Passenger: A perilous voyage through time

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Passenger by Alexandra Bracken fantasy book reviewsPassenger by Alexandra Bracken

Whilst the concept of time travel itself is nothing groundbreaking, a time-travelling violin virtuoso and a swashbuckling sailor from different centuries is. Alexandra Bracken’s Passenger opens in present-day New York where our protagonist, young violinist Etta Spencer, is on the verge of making her solo debut. But mid-performance she is dragged through a ‘passage’ and finds herself in the midst of a battle between two ships in the Atlantic… in 1776.

Enter Nicholas Carter, an 18th century privateer born as the result of a white man’s rape of an African slave, who is tasked with delivering Etta to his employer. Said employer is the formidable Cyrus Ironwood, head of a powerful time-travelling family who intends to make sure that he has control over all of the historical families that are able to time travel. Ironwood has captured Etta so that she can obtain a time-travelling device called an astrolabe that her mother has hidden from the Ironwood family — oh, and her mother has kept secret from her daughter that she, too, possesses the gift of time travel, and is also most probably from a different century entirely to the one Etta has grown up in.

Thus the scope and breadth of this tale becomes apparent, with the criss-crossing intentions of sprawling families setting the backdrop for more teen-angst-like themes of identity, belonging, and love. At the heart of Passenger lies the relationship between Nicholas and Etta, whose conflicting motivations are kept from one another. Nicholas must ensure the astrolabe is returned to Ironwood to buy his freedom, but in doing so he betrays Etta. Etta, on the other hand, intends to use Nicholas to obtain the astrolabe and jump forwards in time to rescue her mother. Whilst the trappings of the story may seem complicated, its core is relatively simple: Etta and Nicholas (inevitably) fall in love and must decide whether to sacrifice each other or their futures.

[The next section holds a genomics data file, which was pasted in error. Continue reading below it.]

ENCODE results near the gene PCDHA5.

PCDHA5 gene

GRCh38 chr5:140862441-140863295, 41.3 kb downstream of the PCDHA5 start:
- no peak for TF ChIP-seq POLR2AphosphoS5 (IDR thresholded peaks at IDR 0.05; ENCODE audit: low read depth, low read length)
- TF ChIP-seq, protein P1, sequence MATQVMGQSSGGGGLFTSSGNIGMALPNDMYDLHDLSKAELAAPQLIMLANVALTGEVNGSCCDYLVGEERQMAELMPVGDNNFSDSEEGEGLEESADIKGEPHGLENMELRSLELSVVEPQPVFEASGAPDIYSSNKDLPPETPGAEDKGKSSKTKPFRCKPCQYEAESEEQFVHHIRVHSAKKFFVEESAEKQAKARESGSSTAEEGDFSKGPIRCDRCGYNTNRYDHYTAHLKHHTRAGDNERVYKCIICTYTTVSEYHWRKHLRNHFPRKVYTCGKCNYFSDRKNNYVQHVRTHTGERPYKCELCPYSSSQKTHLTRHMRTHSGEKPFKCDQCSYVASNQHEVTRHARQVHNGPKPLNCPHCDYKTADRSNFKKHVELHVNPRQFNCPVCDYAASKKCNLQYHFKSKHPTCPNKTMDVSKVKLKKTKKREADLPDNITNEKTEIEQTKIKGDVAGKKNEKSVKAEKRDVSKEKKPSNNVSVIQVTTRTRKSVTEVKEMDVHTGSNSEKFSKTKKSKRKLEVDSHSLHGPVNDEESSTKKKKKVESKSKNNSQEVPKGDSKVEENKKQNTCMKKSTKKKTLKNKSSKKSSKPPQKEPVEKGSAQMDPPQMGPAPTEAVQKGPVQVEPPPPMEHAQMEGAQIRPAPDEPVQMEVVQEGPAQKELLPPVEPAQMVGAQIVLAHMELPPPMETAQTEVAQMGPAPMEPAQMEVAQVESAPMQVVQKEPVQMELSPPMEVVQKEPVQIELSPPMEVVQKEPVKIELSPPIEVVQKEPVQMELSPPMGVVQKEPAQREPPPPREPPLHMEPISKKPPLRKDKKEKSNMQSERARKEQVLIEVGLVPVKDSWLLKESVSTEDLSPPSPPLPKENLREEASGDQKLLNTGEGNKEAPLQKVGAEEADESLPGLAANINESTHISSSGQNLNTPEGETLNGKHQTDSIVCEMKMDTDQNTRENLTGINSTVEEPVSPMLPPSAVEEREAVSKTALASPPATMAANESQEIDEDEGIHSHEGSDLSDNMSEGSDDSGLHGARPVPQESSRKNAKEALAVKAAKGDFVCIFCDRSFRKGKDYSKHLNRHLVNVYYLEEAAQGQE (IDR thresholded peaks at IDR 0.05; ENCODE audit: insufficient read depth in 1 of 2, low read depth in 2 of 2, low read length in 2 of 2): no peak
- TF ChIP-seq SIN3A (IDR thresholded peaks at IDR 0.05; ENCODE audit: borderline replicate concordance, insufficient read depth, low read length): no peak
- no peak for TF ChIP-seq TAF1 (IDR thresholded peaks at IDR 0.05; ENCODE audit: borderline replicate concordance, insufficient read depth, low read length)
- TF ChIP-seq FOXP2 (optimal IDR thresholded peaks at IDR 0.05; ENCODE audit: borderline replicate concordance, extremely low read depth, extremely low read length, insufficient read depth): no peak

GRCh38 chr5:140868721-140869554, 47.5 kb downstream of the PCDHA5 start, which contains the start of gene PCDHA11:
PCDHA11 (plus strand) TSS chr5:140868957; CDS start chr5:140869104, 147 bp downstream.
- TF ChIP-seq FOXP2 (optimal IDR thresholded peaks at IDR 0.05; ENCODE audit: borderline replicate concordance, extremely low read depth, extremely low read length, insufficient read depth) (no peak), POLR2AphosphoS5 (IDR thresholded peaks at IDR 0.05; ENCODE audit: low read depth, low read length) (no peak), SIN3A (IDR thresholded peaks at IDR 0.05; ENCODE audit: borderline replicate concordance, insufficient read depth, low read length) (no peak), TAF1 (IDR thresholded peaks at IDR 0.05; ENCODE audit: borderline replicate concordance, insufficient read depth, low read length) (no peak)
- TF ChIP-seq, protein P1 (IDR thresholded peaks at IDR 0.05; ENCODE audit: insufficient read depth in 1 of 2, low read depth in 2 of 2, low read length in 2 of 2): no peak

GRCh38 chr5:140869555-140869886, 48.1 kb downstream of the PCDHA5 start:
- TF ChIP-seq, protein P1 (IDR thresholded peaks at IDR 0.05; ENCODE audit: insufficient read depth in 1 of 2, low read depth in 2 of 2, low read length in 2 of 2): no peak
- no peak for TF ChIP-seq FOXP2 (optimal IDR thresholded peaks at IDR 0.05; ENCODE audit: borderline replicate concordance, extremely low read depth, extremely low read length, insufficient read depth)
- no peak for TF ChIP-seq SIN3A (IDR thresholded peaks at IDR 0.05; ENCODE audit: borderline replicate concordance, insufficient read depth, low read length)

The story flits through space and time, from pre-industrial Manhattan, 17th century Angkor Wat, London in WWII, and Damascus. It is a truly enchanting travelogue that vividly evokes time and place, if at times the pit stops can seem a little rushed. But the novel’s real strength is its exploration of the racism and prejudice that both Etta and Nicholas experience. Born of an African slave, Nicholas’ position in 18th century society is a lowly one, and he suffers people’s prejudices in many eras. Etta’s empowerment as a 21st century young woman is stripped from her as she travels back in time, and she is astounded both by how little regard there is for women and the racism Nicholas experiences.

Tackling big themes, locations that span both continents and centuries, and a compelling love story at its heart ensures that Passenger is deserving of the buzz it’s receiving. The scope of its cast means it’s more epic in feel than your run-of-the-mill YA adventure story, and with a thrilling pace to boot, readers will find themselves racing to the end.


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RACHAEL “RAY” MCKENZIE, with us since December 2014, was weaned onto fantasy from a young age. She grew up watching Studio Ghibli movies and devoured C.S. Lewis’ CHRONICLES OF NARNIA not long after that (it was a great edition as well — a humongous picture-filled volume). She then moved on to the likes of Pullman’s HIS DARK MATERIALS trilogy and adored The Hobbit (this one she had on cassette — those were the days). A couple of decades on, she is still a firm believer that YA and fantasy for children can be just as relevant and didactic as adult fantasy. Her firm favourites are the British greats: Terry Pratchett, Douglas Adams and Neil Gaiman, and she’s recently discovered Ben Aaronovitch too. Her tastes generally lean towards Urban Fantasy but basically anything with compelling characters has her vote.

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2 comments

  1. I’m glad to hear that Bracken tackled issues like Etta’s displacement in time; a 21st-century woman couldn’t expect the same treatment in, say, the 18th century, but it seems like too many authors gloss over that wrinkle.

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